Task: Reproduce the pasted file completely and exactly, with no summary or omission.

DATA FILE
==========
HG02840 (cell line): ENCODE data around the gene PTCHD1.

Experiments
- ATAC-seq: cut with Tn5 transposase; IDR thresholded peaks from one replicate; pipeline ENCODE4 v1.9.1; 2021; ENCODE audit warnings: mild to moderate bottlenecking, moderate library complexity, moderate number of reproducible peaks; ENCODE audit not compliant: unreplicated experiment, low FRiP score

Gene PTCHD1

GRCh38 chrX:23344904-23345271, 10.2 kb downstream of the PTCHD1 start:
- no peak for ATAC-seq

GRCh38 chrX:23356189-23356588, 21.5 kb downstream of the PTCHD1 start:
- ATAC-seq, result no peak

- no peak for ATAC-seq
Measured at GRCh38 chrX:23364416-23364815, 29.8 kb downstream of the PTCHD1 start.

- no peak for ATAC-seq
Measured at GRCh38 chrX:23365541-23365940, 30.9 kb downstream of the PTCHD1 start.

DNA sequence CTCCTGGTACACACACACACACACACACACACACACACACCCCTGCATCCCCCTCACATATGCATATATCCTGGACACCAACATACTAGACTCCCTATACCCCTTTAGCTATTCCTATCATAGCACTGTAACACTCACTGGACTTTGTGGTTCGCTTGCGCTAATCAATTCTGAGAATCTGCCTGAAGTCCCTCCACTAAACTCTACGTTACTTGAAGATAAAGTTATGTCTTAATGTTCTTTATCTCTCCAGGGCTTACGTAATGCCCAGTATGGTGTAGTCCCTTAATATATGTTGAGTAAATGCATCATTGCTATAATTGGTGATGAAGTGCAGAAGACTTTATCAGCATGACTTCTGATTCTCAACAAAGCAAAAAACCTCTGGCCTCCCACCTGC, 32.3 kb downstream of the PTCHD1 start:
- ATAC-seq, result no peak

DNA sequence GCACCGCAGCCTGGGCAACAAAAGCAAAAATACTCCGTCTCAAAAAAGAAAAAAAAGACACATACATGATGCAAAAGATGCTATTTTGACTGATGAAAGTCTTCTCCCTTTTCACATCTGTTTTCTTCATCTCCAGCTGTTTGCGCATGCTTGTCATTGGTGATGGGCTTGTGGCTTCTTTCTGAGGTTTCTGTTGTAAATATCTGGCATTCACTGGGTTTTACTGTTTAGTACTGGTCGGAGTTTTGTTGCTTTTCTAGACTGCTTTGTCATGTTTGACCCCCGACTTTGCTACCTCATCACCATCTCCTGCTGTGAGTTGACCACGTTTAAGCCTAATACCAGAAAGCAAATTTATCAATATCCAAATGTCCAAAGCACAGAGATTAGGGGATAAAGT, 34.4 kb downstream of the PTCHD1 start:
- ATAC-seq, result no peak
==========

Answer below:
HG02840 (cell line): ENCODE data around the gene PTCHD1.

Experiments
- ATAC-seq: cut with Tn5 transposase; IDR thresholded peaks from one replicate; pipeline ENCODE4 v1.9.1; 2021; ENCODE audit warnings: mild to moderate bottlenecking, moderate library complexity, moderate number of reproducible peaks; ENCODE audit not compliant: unreplicated experiment, low FRiP score

Gene PTCHD1

GRCh38 chrX:23344904-23345271, 10.2 kb downstream of the PTCHD1 start:
- no peak for ATAC-seq

GRCh38 chrX:23356189-23356588, 21.5 kb downstream of the PTCHD1 start:
- ATAC-seq, result no peak

- no peak for ATAC-seq
Measured at GRCh38 chrX:23364416-23364815, 29.8 kb downstream of the PTCHD1 start.

- no peak for ATAC-seq
Measured at GRCh38 chrX:23365541-23365940, 30.9 kb downstream of the PTCHD1 start.

DNA sequence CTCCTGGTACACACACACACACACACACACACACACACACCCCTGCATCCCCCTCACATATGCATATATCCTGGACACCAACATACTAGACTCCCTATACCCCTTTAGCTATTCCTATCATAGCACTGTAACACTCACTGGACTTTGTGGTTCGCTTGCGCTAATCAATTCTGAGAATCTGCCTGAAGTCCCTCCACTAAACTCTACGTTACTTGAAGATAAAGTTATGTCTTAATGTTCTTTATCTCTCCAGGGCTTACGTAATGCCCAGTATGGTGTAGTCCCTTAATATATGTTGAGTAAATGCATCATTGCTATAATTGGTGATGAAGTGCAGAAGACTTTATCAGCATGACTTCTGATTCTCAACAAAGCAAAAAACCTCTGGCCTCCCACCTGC, 32.3 kb downstream of the PTCHD1 start:
- ATAC-seq, result no peak

DNA sequence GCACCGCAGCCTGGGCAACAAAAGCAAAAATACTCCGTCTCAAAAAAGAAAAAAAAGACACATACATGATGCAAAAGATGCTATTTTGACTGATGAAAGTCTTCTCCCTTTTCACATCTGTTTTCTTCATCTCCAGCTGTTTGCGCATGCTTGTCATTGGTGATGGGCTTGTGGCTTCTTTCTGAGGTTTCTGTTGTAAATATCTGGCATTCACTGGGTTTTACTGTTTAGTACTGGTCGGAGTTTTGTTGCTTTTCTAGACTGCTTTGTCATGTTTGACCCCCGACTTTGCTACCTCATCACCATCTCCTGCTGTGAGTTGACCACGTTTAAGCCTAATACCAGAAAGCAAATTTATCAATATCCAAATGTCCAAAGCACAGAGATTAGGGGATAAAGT, 34.4 kb downstream of the PTCHD1 start:
- ATAC-seq, result no peak